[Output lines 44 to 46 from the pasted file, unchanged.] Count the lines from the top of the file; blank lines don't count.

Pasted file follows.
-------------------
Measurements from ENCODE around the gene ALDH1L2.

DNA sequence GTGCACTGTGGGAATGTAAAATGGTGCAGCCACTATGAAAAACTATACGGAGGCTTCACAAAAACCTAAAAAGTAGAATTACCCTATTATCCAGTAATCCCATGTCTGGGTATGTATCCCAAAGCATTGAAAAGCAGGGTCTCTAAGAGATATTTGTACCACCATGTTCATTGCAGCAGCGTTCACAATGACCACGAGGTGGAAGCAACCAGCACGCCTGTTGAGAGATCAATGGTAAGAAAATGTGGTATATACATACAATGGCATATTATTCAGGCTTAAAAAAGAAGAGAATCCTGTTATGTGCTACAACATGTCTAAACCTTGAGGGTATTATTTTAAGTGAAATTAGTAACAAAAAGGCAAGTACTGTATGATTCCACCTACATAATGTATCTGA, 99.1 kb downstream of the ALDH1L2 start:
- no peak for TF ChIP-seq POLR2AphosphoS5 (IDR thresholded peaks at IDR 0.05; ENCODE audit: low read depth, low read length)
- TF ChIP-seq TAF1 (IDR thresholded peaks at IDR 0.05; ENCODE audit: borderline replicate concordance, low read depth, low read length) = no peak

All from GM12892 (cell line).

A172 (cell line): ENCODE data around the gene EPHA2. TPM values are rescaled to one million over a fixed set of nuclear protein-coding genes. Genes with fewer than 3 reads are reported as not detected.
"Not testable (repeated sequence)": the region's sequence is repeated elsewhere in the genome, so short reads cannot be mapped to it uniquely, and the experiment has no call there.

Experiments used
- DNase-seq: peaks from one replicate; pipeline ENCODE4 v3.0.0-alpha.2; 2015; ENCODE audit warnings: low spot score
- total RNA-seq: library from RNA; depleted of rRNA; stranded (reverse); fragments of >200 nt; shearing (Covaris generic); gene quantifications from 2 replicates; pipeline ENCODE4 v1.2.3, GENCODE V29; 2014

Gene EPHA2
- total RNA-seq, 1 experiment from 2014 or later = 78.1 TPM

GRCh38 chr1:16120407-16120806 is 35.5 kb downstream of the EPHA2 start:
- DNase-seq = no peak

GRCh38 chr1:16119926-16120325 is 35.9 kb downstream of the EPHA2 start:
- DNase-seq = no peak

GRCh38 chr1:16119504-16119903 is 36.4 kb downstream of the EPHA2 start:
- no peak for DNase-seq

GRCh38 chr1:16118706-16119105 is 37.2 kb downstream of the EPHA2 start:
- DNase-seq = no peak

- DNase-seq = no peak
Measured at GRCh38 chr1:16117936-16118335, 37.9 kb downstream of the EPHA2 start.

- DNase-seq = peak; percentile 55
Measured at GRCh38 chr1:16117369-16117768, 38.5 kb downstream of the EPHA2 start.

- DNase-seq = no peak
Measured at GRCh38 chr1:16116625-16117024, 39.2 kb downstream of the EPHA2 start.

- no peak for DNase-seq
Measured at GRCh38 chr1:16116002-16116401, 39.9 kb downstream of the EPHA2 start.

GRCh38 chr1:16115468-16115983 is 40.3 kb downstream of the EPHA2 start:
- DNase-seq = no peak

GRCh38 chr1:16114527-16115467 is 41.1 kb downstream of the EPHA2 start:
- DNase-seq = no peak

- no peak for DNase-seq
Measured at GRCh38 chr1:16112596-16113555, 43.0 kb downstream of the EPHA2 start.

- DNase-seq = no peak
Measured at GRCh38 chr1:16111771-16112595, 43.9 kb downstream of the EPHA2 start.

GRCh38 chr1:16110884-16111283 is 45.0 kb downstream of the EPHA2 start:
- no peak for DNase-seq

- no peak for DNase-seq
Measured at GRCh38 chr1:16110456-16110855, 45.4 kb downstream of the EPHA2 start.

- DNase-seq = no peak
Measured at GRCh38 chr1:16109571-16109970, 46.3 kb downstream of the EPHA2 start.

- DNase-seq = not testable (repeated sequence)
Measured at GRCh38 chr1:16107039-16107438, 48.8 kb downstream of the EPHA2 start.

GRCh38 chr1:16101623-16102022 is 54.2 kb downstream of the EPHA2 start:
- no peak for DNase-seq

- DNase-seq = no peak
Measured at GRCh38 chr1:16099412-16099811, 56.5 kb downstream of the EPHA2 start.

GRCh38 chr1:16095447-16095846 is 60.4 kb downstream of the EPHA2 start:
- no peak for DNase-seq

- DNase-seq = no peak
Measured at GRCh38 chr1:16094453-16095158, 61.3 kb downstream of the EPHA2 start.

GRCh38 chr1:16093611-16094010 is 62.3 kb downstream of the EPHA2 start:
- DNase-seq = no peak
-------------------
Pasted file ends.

Measured at GRCh38 chr1:16107039-16107438, 48.8 kb downstream of the EPHA2 start.

GRCh38 chr1:16101623-16102022 is 54.2 kb downstream of the EPHA2 start:
- no peak for DNase-seq